by Peggy Curtin
When junior guard Jimmy Dillon first made the trip from his native Philadelphia to attend Notre Dame in 1996, he knew he had one big thing to work on.
He had the talent, the moves and a good enough work ethic to make an impact as a college freshman. He played summer ball with Kobe Bryant, now of Los Angeles Lakers and NBA fame, and led his high school team to the state semifinals as a senior.
One thing he didn’t have, however, was the physical strength to challenge some of the bigger, stronger and faster guards that the Irish would face each and every week. At 150 pounds, Dillon knew he had to not only take his game to a new level, but also spend serious time just hitting the weights.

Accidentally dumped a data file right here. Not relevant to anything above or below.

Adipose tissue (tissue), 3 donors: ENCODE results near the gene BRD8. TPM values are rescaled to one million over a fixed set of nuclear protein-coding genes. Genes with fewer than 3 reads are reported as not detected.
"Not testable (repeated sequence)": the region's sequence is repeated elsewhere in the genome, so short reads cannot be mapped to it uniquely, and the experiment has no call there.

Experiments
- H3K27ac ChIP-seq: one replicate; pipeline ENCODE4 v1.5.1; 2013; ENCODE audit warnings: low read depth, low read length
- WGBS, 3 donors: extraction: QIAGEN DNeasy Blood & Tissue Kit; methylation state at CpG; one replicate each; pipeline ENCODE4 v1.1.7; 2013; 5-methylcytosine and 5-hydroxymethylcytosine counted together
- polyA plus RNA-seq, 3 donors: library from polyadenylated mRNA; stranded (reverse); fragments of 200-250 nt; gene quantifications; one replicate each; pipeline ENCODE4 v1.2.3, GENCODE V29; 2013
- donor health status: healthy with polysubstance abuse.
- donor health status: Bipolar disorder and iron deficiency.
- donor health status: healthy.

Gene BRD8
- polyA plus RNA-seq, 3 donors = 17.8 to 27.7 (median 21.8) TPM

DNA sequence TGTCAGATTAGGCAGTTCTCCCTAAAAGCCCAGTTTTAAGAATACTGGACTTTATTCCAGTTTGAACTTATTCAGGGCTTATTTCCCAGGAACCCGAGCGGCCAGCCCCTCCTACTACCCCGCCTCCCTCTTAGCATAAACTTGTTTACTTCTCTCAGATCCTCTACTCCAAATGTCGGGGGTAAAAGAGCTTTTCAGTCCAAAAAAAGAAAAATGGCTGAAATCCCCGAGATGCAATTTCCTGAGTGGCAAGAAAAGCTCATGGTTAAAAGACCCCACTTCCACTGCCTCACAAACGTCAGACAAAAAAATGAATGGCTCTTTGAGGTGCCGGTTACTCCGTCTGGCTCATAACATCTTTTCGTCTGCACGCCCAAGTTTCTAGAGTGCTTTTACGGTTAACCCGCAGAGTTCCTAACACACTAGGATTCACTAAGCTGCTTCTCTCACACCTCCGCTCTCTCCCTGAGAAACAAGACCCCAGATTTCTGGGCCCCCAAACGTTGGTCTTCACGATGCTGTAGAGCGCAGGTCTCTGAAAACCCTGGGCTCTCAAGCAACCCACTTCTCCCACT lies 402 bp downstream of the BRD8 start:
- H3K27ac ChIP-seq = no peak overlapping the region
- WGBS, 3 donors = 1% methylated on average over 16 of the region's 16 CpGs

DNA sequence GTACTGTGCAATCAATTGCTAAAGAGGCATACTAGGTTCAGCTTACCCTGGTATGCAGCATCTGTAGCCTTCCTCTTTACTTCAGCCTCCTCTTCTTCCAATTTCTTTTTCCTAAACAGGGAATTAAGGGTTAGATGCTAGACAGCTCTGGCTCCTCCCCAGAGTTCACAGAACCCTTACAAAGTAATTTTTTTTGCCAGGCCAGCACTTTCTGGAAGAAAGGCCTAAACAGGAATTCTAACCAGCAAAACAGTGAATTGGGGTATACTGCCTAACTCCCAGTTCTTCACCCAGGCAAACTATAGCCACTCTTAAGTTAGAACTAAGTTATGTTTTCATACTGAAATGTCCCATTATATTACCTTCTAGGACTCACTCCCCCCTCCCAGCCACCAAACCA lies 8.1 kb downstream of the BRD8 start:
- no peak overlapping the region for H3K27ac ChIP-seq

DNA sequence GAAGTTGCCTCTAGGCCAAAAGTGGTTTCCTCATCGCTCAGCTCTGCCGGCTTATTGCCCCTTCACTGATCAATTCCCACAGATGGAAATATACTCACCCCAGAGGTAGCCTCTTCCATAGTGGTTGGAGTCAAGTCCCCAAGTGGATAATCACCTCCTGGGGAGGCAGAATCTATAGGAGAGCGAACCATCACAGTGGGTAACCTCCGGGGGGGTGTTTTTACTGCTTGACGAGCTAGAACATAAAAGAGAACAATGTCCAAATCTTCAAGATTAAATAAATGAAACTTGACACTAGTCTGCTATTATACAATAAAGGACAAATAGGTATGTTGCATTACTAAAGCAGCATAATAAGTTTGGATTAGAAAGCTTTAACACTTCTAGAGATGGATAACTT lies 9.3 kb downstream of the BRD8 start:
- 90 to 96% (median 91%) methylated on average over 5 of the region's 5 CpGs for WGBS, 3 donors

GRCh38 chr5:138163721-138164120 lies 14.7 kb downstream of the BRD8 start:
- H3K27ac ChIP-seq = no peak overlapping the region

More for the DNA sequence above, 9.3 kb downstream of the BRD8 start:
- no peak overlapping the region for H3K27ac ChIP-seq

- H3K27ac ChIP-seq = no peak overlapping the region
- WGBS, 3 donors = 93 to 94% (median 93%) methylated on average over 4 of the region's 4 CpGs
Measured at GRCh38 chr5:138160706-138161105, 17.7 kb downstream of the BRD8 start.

“It’s a huge jump coming here,” Dillon said. “Our (high school) league was kind of weak back at home. If you were off for a night or two and didn’t have your game, you could get by. But out here against the BIG EAST competition and the non-conference schedule we play, if you’re not ready to play, you’re going to get embarrassed.” Now just two years later, a bigger, stronger, faster Jimmy Dillon is making a greater impact on a young Irish squad. He’s averaging a career high 14.6 minutes per game and is on pace to improve in almost every statistical category including points per game, assists, steals and rebounds.
“I was 150 pounds coming into this place,” said Dillon, who celebrated his 20th birthday last Friday. “I’ve gotten a lot stronger, which has helped my game. My jump shot has improved and I’m looking to score a lot more this year. If you talk to anyone around, they’ll tell you that there has been improvement from Jimmy Dillon as a player each individual year. Hopefully, that’s going to continue.” Dillon’s off-season strength and conditioning has not gone unnoticed by the Irish coaching staff.